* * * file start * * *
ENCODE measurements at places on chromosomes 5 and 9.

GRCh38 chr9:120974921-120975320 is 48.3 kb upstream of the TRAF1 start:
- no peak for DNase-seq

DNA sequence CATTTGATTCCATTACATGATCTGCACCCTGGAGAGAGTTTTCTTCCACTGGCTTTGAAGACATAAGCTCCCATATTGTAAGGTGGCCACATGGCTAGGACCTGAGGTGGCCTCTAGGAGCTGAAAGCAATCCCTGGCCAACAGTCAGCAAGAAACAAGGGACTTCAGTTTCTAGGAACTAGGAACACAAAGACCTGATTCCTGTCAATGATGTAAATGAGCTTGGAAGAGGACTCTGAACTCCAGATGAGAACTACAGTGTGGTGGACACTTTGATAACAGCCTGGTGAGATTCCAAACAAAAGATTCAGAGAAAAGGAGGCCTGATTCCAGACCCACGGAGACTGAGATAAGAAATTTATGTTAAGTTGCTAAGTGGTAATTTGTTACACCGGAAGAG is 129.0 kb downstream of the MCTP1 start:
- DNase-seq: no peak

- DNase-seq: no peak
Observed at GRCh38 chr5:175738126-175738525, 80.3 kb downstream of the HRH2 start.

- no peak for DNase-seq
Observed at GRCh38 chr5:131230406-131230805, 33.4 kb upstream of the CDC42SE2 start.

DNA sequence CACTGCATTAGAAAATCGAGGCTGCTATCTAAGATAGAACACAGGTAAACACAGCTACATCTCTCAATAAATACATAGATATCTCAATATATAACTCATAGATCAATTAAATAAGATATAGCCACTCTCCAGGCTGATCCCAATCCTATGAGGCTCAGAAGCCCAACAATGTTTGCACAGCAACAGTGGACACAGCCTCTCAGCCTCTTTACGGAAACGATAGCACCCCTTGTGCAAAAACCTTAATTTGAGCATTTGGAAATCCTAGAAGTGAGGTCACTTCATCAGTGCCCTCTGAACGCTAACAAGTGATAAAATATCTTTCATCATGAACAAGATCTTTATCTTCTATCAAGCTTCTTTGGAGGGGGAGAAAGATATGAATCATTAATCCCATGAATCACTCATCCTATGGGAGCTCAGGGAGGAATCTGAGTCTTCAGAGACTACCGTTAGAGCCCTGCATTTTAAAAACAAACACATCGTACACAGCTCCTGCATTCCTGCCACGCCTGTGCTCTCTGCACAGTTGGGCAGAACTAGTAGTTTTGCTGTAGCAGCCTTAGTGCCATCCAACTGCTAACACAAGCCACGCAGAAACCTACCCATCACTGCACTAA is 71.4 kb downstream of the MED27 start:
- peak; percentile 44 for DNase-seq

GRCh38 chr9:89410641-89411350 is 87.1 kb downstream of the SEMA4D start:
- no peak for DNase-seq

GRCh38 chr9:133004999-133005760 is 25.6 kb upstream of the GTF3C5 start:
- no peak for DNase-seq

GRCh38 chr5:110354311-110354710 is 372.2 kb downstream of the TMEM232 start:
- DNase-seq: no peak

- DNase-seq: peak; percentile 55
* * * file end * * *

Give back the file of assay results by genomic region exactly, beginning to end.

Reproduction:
ENCODE measurements at places on chromosomes 5 and 9.

GRCh38 chr9:120974921-120975320 is 48.3 kb upstream of the TRAF1 start:
- no peak for DNase-seq

DNA sequence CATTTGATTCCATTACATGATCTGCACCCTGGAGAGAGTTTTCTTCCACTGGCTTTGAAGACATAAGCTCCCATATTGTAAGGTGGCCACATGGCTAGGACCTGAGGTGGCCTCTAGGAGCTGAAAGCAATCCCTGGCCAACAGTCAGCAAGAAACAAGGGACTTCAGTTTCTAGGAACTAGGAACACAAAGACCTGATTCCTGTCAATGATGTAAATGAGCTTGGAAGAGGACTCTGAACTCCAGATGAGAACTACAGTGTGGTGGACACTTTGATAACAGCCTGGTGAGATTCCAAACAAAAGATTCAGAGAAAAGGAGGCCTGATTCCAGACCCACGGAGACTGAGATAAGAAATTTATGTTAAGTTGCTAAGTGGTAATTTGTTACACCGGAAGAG is 129.0 kb downstream of the MCTP1 start:
- DNase-seq: no peak

- DNase-seq: no peak
Observed at GRCh38 chr5:175738126-175738525, 80.3 kb downstream of the HRH2 start.

- no peak for DNase-seq
Observed at GRCh38 chr5:131230406-131230805, 33.4 kb upstream of the CDC42SE2 start.

DNA sequence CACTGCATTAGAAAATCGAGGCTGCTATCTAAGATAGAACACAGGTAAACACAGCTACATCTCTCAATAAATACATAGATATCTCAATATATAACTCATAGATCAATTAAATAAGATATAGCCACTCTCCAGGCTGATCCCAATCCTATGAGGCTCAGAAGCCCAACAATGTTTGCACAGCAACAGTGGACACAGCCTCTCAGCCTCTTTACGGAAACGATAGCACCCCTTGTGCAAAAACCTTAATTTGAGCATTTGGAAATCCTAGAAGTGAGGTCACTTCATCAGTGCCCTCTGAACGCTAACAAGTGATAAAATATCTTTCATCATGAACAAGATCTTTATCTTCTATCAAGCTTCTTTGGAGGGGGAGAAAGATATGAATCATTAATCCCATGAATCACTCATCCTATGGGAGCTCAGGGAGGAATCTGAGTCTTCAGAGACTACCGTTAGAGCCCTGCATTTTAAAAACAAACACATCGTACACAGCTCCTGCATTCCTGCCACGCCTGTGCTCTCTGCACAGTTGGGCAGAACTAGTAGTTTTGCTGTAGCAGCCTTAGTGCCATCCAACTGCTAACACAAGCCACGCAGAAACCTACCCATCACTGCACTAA is 71.4 kb downstream of the MED27 start:
- peak; percentile 44 for DNase-seq

GRCh38 chr9:89410641-89411350 is 87.1 kb downstream of the SEMA4D start:
- no peak for DNase-seq

GRCh38 chr9:133004999-133005760 is 25.6 kb upstream of the GTF3C5 start:
- no peak for DNase-seq

GRCh38 chr5:110354311-110354710 is 372.2 kb downstream of the TMEM232 start:
- DNase-seq: no peak

- DNase-seq: peak; percentile 55